Copenhagen Fire of 1795
|This article does not cite any sources. (December 2009)|
The Copenhagen fire of 1795 started on Friday, 5 July 1795, at or around 3 pm by the Navy's old base south east of Kongens Nytorv on Gammelholm, in the Navy's magazine for coal and timber, the so-called Dellehave. As the workers had already gone home, a considerable length of time passed before efforts to combat the fire started, and out of fear for theft, the fire hydrants had been removed. The people of Holmen also blocked the civilian fire brigade, possibly in the belief that since it was a military area, the military should take care of it.
There had been an extended period without rain and the dry wood, combined with the storage of rope work and tar, made the fire spread quickly. The wind blew especially strong from east-southeast, and that meant the countless embers were carried through the air into the city. Because of the strong sunlight, small fires were difficult to detect until they have taken hold. This is why the fire spread from Gammelholm to the main magazine along Holmens Canal (Holmens Kanal Danish) and over Holmens Canal to the quarter around Saint Nicolai Church and from there, along Gammel Strand to the area around Nytorv/Gammeltorv.
The fire at Nicolai Church
Right by Saint Nicolai Church, after the Copenhagen Fire of 1728, infrastructure to fight fires had been constructed because the area was very densely built up. A basin that could hold 400 barrels of water had been excavated for use. In addition, a pumping station was built that could pump water through an 800 foot-long hose. The pumps were able to raise the pressure to such a level that it could deliver one barrel of water per minute from the hose. But when a spark set fire to the church tower, nobody could find the key to the door of the pumping station. Only some time later did anyone think of kicking the door in. By then, the fire had already taken hold and the residents in the surrounding quarter were panicked. The road became so full of people, who were also transporting furniture to safety from the fire, that the water hoses could not be brought close to the fire. Soon the church burned to the ground, and with it the pumps. At that point, the Saint Nicolai quarter could not be saved.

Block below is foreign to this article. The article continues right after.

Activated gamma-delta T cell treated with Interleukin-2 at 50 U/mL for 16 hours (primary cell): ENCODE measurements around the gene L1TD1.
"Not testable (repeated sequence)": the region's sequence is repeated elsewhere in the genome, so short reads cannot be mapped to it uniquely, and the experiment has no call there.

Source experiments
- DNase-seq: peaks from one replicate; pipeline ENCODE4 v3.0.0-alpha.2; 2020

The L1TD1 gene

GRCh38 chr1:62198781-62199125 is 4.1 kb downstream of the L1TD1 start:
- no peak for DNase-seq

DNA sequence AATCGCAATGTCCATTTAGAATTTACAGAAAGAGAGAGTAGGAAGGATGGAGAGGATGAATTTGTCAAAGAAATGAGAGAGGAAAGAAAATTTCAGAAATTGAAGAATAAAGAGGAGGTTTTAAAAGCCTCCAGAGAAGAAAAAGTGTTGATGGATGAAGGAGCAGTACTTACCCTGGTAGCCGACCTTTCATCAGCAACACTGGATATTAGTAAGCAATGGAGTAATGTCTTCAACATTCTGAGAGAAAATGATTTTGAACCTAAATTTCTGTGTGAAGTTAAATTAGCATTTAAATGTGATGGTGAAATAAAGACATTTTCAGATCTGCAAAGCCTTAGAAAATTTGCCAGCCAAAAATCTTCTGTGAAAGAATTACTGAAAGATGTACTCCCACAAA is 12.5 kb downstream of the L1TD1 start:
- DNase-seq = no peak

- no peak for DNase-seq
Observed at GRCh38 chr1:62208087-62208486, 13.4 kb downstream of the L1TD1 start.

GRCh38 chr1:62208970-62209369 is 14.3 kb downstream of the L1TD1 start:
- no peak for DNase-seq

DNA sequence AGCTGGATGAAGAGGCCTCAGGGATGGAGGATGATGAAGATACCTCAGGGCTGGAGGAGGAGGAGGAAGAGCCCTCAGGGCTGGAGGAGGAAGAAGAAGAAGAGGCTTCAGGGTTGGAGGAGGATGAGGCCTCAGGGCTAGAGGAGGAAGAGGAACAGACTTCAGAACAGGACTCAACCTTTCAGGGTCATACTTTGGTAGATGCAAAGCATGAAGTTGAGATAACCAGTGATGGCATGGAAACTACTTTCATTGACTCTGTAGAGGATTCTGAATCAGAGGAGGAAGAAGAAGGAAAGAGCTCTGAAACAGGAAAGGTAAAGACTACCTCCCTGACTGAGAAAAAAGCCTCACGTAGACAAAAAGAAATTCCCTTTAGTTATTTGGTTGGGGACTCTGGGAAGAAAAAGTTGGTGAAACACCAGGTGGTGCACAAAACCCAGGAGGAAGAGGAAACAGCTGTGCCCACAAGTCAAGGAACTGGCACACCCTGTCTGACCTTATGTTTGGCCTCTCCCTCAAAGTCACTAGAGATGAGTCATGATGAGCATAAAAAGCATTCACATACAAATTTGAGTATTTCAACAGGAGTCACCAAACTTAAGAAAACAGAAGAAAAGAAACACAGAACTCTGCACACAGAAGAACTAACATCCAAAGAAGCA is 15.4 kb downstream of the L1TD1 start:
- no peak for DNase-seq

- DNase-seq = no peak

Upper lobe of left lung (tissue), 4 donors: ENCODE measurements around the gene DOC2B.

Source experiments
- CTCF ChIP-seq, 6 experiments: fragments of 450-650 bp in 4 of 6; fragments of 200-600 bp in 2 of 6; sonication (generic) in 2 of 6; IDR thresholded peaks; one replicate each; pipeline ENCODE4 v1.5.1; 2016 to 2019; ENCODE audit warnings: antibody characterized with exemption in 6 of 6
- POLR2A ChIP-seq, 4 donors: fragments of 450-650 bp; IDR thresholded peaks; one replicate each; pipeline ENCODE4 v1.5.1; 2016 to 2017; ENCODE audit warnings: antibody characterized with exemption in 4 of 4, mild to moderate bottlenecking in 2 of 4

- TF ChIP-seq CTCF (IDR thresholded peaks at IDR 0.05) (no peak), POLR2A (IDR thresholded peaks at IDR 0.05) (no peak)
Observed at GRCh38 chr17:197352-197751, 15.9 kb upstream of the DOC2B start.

Fighting the fire
The majority of the residents in the area threatened by the fire chose to flee, but in some places residents chose to stay in their houses and fight the fire. This happened in the first three to four houses on the north side of Østergade. Here people spread themselves throughout the houses both inside and out, armed with buckets and plenty of water. This prevented the fire from taking hold and saved the neighbouring street of Købmagergade at the same time, since it would have inevitably have spread to there as well.
The Conference Advisory,[clarification needed] Carsten Anker, had his mansion on the corner of Vingårdsstræde and Kongens Nytorv saved by covering both it and a connected building with a sail that constantly had water poured on it.
The Justice Avisory,[clarification needed] Peter Uldall, saved his mansion in Vimmelskaftet by paying a large party to stay and put out any embers. It also prevented the fire from spreading to the northern side of the plaza, so only the southern side burned down.
The fire died out on Sunday, 7 July, around 4 pm. It had destroyed 909 houses and partially damaged 74. Just over 6,000 of the just under 100,000 residents in the capital were made homeless. Fortunately it was summer, and many of the homeless could move into tents or sleep outside. A large number of them took refuge in the ruins of the recently burned-down Christianborgs Castle, the remaining walls of which were so large that an entire family could move into a window niche. The stables were also used as housing.
The fire had, together with Copenhagen's fire of 1728, in effect burned down almost the whole of Copenhagen's medieval and Renaissance heritage, so today there are only a few houses from before the 18th century in that part of the city.
The fire was a strong contributing factor to the foundation of Denmark’s first credit institution, Kreditkassen for Husejerne i Kjøbenhavn, in 1797.
After the fire, a large-scale plan was designed by the city planner Jørgen Henrik Rawert and the construction master Peter Meyn. The plan dictated the newly constructed houses should be made of masonry (instead of being timber framed) and house corners at intersections should be diagonal and the streets straightened, so the fire department's long ladder companies could navigate the streets easier.